the mechanics of fate

artist statement

Childhood trauma can leave people with a subconscious hope they continue to cling to as adults. This hope tells them if they can change themselves into a more adequate person by being good, nice, flawless, pleasing, voiceless, accommodating, etc. they will gain love and acceptance and fix their trauma by getting the emotional needs met denied them in childhood. But this hope is a distorted childlike hope, and can lead people to unconsciously seek out familiar, but emotionally damaging friend, work, or partner situations with people who have similar traits to those who originally caused the trauma. Believing this time things will be different, they ignore the truth of the situation, and cope with the familiar subconscious narrative the way they’ve always known how.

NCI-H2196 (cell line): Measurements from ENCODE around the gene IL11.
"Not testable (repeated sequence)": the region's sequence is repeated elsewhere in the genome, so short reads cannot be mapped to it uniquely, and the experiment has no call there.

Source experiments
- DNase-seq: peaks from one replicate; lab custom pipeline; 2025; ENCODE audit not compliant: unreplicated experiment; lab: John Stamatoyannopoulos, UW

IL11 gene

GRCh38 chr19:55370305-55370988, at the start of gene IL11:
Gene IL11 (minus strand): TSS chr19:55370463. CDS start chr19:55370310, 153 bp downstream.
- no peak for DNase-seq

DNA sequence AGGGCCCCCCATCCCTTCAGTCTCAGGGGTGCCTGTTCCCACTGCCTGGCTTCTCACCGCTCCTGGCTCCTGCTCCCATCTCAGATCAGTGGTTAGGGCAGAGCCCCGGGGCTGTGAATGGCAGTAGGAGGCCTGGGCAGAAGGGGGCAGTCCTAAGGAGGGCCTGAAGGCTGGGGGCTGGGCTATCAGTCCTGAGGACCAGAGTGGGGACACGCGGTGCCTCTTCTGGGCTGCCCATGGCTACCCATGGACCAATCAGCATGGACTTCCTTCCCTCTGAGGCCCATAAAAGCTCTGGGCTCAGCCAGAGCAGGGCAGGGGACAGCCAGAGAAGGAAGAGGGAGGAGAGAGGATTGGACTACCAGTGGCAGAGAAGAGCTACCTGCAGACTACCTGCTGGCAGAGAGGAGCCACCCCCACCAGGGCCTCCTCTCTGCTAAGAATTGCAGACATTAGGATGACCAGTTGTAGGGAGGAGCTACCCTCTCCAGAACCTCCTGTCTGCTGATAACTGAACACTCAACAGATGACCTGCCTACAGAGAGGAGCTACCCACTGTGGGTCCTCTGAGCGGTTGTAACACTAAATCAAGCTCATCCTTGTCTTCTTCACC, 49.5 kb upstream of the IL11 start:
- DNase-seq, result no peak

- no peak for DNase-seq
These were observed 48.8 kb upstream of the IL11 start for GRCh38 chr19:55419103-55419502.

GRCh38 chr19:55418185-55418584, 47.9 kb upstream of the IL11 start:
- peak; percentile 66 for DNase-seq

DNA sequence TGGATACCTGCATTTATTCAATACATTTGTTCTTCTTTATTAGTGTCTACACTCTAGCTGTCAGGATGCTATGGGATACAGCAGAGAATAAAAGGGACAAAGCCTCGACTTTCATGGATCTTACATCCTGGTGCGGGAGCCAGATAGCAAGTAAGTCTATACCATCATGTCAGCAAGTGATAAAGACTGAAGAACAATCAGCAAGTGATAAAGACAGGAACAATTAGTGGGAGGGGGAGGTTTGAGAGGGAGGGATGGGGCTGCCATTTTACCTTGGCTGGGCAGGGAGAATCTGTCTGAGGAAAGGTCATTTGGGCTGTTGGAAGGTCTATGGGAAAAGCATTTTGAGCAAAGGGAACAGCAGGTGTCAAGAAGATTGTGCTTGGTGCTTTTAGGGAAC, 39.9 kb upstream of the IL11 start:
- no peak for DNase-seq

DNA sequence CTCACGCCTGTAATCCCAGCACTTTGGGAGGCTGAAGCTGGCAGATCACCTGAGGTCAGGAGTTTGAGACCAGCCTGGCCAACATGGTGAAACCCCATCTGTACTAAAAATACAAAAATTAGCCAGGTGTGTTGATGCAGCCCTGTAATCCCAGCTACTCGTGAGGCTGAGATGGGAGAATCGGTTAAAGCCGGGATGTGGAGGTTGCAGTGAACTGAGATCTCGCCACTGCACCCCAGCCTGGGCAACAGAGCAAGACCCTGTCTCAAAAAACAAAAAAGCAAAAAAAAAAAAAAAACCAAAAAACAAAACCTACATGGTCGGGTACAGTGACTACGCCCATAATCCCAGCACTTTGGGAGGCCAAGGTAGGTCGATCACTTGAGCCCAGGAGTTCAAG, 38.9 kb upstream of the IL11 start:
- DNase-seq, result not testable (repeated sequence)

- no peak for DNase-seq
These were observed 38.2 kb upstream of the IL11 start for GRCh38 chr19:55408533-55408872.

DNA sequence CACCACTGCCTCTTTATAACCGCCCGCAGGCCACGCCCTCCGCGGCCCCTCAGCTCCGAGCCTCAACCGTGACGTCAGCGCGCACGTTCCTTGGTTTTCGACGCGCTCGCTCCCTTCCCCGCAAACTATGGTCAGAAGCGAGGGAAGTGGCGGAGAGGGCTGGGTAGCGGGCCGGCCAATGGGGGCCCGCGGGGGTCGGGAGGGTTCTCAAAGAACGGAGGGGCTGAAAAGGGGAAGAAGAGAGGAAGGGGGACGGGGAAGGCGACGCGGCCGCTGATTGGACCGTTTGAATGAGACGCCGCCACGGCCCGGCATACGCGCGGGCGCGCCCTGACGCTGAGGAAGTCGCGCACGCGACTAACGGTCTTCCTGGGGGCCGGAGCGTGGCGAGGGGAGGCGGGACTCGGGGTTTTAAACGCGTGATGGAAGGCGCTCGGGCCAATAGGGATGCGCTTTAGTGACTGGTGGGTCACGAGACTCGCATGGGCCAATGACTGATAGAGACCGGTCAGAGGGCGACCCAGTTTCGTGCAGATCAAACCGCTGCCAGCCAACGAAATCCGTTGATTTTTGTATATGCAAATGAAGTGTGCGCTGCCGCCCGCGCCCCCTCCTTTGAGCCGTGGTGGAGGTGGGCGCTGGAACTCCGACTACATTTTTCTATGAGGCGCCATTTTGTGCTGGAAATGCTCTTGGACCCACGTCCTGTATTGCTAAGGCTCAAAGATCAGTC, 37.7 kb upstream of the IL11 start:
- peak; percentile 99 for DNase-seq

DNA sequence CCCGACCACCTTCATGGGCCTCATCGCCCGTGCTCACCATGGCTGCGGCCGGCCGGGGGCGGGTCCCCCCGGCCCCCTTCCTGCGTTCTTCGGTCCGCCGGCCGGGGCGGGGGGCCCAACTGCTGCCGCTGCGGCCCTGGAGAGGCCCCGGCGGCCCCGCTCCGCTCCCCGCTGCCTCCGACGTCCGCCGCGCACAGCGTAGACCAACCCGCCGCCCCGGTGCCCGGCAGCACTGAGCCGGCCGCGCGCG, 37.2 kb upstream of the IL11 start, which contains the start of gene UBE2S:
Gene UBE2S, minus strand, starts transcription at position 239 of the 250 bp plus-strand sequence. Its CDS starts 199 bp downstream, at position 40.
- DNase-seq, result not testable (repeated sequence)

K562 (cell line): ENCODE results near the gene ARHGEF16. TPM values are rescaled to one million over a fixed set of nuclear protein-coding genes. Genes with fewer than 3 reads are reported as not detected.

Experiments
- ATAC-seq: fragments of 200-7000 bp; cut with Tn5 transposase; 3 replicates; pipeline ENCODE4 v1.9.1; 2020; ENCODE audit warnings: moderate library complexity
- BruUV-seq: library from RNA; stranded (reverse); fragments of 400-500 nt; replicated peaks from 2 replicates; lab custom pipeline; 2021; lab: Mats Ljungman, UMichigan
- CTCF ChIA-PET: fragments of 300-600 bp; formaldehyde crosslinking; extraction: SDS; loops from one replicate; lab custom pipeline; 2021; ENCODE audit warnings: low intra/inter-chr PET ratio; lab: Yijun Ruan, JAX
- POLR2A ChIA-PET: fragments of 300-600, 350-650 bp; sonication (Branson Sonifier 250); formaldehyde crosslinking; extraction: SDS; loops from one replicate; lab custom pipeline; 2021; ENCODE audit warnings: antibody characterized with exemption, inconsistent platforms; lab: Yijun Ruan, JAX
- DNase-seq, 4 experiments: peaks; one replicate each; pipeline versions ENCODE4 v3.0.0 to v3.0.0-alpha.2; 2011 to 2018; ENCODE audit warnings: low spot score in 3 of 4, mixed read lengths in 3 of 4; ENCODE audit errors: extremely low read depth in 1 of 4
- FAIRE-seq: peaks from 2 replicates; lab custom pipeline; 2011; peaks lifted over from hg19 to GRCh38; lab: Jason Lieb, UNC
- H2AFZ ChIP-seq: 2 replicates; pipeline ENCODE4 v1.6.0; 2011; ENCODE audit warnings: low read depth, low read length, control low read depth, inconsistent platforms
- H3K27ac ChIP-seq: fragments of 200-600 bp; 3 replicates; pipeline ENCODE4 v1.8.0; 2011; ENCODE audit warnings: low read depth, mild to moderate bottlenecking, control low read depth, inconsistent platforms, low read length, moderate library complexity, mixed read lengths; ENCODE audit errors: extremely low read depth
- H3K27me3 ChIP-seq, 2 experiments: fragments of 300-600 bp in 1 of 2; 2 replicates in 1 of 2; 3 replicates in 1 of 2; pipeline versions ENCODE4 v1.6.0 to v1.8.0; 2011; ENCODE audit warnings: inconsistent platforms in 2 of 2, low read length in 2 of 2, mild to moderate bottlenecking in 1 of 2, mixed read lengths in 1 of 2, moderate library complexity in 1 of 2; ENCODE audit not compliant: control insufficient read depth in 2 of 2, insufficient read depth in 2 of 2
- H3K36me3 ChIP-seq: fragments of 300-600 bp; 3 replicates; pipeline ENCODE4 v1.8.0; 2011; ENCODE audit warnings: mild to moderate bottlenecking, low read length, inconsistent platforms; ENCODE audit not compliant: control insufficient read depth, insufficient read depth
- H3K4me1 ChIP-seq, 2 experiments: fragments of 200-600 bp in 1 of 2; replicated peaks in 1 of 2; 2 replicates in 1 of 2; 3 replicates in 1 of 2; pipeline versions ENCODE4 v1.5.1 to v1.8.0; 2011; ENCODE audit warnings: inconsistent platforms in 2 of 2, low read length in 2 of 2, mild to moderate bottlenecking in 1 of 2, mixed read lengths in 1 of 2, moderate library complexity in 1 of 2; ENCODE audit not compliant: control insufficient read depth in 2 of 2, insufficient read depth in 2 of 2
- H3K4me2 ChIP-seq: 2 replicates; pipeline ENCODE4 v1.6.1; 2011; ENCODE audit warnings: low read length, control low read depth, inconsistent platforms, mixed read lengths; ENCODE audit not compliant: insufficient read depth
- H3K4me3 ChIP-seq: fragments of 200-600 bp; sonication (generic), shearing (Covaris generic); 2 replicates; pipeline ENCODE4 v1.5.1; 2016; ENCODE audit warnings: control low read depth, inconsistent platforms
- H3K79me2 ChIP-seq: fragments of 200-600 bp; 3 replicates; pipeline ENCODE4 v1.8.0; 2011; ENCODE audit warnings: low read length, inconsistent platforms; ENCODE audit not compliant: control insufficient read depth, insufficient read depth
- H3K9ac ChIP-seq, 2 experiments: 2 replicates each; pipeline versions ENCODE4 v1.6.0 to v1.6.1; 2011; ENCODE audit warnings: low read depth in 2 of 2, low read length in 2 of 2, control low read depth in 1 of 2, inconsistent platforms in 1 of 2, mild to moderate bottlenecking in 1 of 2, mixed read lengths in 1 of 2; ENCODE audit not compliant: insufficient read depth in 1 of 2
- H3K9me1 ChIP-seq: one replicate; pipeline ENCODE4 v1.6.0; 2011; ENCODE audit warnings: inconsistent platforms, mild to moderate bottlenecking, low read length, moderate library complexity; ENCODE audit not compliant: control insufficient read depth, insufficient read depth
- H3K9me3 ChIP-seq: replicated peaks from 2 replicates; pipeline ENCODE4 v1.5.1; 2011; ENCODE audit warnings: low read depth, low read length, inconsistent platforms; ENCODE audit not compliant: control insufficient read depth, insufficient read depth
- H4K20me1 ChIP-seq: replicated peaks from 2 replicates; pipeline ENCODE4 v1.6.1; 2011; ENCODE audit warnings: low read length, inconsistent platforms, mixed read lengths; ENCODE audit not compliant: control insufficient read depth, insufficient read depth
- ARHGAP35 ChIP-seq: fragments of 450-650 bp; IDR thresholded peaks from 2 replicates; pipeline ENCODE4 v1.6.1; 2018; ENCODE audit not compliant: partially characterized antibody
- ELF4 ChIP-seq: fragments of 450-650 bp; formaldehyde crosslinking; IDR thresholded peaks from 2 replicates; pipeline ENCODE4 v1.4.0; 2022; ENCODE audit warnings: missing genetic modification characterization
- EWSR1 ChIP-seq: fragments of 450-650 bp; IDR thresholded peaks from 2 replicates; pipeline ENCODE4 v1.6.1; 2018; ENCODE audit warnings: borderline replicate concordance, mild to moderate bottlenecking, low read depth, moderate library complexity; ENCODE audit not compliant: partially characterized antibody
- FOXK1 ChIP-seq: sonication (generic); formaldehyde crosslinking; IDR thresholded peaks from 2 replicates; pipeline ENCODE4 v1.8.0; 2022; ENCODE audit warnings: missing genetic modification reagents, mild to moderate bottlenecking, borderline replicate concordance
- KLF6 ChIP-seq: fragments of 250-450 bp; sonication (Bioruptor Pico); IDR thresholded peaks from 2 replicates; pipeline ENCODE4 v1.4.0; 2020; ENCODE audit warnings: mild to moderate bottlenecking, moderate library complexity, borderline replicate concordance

Through a combination of color, materials, print, and collage, this work takes a look at the idea of repetition compulsion and the subconscious employment of unhealthy hopeful childhood coping mechanisms within it. Using personal photos from childhood and adult life for the abstracts, and found photos for the figurative, every piece in the work is created from silhouettes of figures, outlines of those figures, or cut up pieces of both. Black and white is used to represent the past, while color represents the present. The pieces are either printed or mounted on two separate clear sheets (abstracts), or paper and clear sheet (figurative), forming separate layers of past and present that look like one. These layers come together to create a meshing of the often invisible past and present at play in repetition compulsion. Forms of plastic are used as a reflection of the lasting childhood wound and its enduring effects. The white background represents the vast underlying well of hope, while chaotic and distorted collages, with reminiscent childlike color, are a window into the fragmented thought and feeling processes of the naive wish for a new happy ending.